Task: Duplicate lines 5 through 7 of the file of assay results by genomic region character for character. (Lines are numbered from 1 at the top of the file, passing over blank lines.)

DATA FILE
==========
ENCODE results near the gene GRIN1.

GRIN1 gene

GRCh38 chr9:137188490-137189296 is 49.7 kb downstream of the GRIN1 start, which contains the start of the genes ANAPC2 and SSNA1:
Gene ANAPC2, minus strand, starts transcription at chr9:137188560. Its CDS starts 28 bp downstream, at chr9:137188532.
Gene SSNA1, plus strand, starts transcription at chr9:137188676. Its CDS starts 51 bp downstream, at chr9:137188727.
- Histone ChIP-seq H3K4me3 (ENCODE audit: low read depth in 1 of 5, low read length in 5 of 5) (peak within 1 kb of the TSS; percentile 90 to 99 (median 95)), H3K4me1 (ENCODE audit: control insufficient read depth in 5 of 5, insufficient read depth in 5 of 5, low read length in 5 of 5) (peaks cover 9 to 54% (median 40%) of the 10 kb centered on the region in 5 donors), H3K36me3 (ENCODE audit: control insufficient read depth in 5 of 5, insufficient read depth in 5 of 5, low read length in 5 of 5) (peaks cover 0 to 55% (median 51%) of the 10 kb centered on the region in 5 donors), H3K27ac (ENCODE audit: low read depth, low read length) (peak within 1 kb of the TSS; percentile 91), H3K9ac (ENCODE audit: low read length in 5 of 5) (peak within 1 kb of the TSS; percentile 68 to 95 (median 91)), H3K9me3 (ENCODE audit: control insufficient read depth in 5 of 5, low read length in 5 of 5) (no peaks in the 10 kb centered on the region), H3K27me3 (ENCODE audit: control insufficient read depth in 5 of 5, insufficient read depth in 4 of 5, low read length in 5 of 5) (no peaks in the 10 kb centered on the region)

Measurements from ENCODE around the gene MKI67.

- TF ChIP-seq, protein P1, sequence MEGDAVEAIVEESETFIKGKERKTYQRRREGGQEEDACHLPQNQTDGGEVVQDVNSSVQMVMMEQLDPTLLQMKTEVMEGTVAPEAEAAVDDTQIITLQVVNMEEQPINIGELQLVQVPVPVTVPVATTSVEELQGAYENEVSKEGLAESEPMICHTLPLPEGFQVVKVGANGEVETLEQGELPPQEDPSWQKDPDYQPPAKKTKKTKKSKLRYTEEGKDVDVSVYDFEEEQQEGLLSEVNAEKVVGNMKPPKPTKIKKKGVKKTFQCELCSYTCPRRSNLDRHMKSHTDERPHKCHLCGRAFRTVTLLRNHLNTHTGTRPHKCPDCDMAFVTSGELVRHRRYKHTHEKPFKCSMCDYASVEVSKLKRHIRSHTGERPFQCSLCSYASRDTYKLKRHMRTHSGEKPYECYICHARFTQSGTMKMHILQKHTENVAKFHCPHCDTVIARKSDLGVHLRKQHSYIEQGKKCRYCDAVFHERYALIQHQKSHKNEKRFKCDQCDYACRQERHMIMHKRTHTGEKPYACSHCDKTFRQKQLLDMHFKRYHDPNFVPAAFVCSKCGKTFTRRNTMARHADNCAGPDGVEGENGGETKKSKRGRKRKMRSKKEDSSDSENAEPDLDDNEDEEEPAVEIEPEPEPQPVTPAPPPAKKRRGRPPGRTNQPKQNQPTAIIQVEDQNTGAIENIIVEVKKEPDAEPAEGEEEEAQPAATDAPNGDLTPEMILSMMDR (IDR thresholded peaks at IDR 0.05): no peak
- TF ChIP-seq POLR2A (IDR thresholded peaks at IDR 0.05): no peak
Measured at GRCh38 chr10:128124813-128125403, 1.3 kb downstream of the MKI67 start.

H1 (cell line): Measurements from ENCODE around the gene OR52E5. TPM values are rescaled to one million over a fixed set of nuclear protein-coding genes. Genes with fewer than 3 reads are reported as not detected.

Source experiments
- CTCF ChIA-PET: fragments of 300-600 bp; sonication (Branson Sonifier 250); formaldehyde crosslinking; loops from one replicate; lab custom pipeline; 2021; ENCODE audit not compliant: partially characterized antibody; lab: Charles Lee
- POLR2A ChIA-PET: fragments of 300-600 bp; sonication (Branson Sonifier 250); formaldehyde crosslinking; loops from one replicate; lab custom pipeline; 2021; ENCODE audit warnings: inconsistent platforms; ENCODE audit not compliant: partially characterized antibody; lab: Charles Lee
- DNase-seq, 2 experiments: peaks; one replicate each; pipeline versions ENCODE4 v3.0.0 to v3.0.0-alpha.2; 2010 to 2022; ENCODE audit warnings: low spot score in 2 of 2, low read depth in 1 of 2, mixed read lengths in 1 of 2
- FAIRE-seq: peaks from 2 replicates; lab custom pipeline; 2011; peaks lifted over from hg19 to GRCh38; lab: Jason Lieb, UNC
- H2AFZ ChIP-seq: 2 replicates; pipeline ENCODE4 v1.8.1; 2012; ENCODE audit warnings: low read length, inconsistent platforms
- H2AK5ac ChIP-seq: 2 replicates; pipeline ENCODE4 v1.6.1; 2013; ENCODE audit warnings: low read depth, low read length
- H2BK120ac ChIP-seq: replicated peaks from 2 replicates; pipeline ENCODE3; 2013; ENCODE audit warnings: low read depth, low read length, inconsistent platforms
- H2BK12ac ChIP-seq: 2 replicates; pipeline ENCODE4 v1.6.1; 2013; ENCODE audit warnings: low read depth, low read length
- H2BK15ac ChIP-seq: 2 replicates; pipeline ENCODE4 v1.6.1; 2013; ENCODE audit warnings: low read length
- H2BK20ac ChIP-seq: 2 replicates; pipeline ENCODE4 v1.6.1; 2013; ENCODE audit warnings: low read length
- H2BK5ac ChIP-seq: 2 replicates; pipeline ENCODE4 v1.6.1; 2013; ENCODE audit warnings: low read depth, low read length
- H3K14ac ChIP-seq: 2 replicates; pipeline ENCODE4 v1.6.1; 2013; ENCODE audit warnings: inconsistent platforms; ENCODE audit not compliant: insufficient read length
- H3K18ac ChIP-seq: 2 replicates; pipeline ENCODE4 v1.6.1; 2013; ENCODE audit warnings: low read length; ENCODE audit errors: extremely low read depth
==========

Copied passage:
Gene SSNA1, plus strand, starts transcription at chr9:137188676. Its CDS starts 51 bp downstream, at chr9:137188727.
- Histone ChIP-seq H3K4me3 (ENCODE audit: low read depth in 1 of 5, low read length in 5 of 5) (peak within 1 kb of the TSS; percentile 90 to 99 (median 95)), H3K4me1 (ENCODE audit: control insufficient read depth in 5 of 5, insufficient read depth in 5 of 5, low read length in 5 of 5) (peaks cover 9 to 54% (median 40%) of the 10 kb centered on the region in 5 donors), H3K36me3 (ENCODE audit: control insufficient read depth in 5 of 5, insufficient read depth in 5 of 5, low read length in 5 of 5) (peaks cover 0 to 55% (median 51%) of the 10 kb centered on the region in 5 donors), H3K27ac (ENCODE audit: low read depth, low read length) (peak within 1 kb of the TSS; percentile 91), H3K9ac (ENCODE audit: low read length in 5 of 5) (peak within 1 kb of the TSS; percentile 68 to 95 (median 91)), H3K9me3 (ENCODE audit: control insufficient read depth in 5 of 5, low read length in 5 of 5) (no peaks in the 10 kb centered on the region), H3K27me3 (ENCODE audit: control insufficient read depth in 5 of 5, insufficient read depth in 4 of 5, low read length in 5 of 5) (no peaks in the 10 kb centered on the region)

Measurements from ENCODE around the gene MKI67.